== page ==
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i was going to see about using this to crack my wifi password when ever i buy the shield because im thinking thats how i got hacked anyway

Your wifi probably broadcasts the wirless network name (the SSID). Turn SSID broadcasting off, in most cases people will not even see your network and those that know it is there will probably not bother to try to hack you on the basis that;
  • Not only do they have to get your password they have to find the SSID
  • If you know enough to turn off the SSID your password is likely to be a pain, you will have firewalls etc.

The only downside of not broadcasting a SSID is that when you want to attach devices to the network they will not automatically "see" the network you will explicitly have to enter its name.
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For WiFi, you can also usually limit the devices that are allowed to connect based on their MAC address.  This isn't fool-proof, as an attacker can sniff traffic for a valid MAC address, then force his own interface to use that MAC instead.  But it raises the bar a little bit.

You also want to make sure you're using a decent encryption method.  I don't know if anyone still uses WEP, for example, but WPA2 is more secure.  Again, not fool-proof, but another barrier to entry.

The hidden SSID thing takes you off the market for casual drive-by's.  If the attacker knows enough to get past MAC access control and WPA, it won't slow him down much, but then if you're doing all three of these things, there are probably easier and more desirable targets, unless it's really you they're after.
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The SSID makes it easier for legitimate users to recognise whether your WiFi is the right one to use - it makes it easier for you to use it, and easier for your neighbours to avoid using it. It has no relevance to security and if somebody is prepared to hack WiFi encryption then hiding the SSID from them is not going to make the least difference to how difficult that hacking is.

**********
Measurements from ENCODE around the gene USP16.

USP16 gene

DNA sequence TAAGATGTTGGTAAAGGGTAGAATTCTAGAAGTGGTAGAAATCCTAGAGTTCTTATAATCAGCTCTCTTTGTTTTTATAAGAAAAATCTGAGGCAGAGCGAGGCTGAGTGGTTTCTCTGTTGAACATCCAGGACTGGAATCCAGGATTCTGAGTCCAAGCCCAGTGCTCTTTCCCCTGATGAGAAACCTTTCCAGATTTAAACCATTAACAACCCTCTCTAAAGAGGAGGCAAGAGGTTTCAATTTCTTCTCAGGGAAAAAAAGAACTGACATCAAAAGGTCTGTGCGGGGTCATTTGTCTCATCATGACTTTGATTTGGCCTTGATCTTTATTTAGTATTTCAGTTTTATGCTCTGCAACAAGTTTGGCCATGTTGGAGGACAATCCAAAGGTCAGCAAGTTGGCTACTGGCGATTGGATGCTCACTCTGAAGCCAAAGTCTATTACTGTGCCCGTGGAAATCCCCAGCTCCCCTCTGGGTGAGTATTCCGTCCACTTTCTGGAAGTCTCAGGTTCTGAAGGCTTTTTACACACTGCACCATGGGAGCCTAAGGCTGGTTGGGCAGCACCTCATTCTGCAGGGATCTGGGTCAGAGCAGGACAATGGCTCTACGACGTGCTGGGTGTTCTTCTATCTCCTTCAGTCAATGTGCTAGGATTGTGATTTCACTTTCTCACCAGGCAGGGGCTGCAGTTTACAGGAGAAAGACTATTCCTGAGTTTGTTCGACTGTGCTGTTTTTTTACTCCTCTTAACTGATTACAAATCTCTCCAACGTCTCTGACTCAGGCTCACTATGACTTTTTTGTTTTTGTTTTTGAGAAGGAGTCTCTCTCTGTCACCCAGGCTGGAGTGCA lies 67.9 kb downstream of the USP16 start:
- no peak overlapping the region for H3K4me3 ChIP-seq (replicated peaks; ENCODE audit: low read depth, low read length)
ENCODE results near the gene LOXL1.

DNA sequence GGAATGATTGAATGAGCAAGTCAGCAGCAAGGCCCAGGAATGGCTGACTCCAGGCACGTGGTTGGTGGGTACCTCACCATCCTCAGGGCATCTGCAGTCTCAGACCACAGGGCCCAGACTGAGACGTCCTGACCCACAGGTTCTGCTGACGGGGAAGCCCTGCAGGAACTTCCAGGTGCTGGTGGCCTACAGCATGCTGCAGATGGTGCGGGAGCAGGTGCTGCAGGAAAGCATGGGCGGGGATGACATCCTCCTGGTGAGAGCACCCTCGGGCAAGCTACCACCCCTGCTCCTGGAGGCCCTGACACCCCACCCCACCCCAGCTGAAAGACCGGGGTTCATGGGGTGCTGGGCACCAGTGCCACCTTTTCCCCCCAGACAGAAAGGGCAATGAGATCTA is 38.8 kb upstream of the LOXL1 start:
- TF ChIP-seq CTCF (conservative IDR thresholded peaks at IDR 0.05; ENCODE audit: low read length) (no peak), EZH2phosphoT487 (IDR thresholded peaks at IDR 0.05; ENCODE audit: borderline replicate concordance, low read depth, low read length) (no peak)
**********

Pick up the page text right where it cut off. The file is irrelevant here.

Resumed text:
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Norway
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If someone comes close to my WiFi-network, prepared to hack it, then be my guest. There are a couple of reasons why they would bother doing this;
1. They don't have internet themselves, and need to use mine. Go ahead. If this affects my internetspeed noticeably, I would be suspicious and login to my router to check for activity, then disconnect them/change password/go outside and kick his ass if needed to. If it doesn't affect my speed, then why would I care.
2. They are comitting something from a small to a very serious network-crime. In this case, it would be investigated - and we would quite easily figure I didn't do it. Again, be my guest. This would just be a rather fun experience - finally something is happening in my otherwise boring life.

Why bother? If my password got hacked, that would suck. But WiFi? Meh...
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Why bother? If my password got hacked, that would suck. But WiFi? Meh...

There is a huge difference between associating with a WiFi access point without your permission, versus enabling a third party to snoop on your WiFi traffic. It hardly seems worth the bother just to hijack your bandwidth, but if the hacker is trying to access your private data then that's a far more compelling reason to go to all that effort.

Also bear in mind that as soon as you associate with a 3rd party access point all of your traffic is vulnerable to man-in-the-middle attacks; it's foolish to steal somebody else's bandwidth but positively idiotic to use somebody else's network to access anything that you want kept private.

Anyway, you'd never do the encryption breaking with an Arduino. Or if you did, it would hardly qualify as a 'brute force' attack.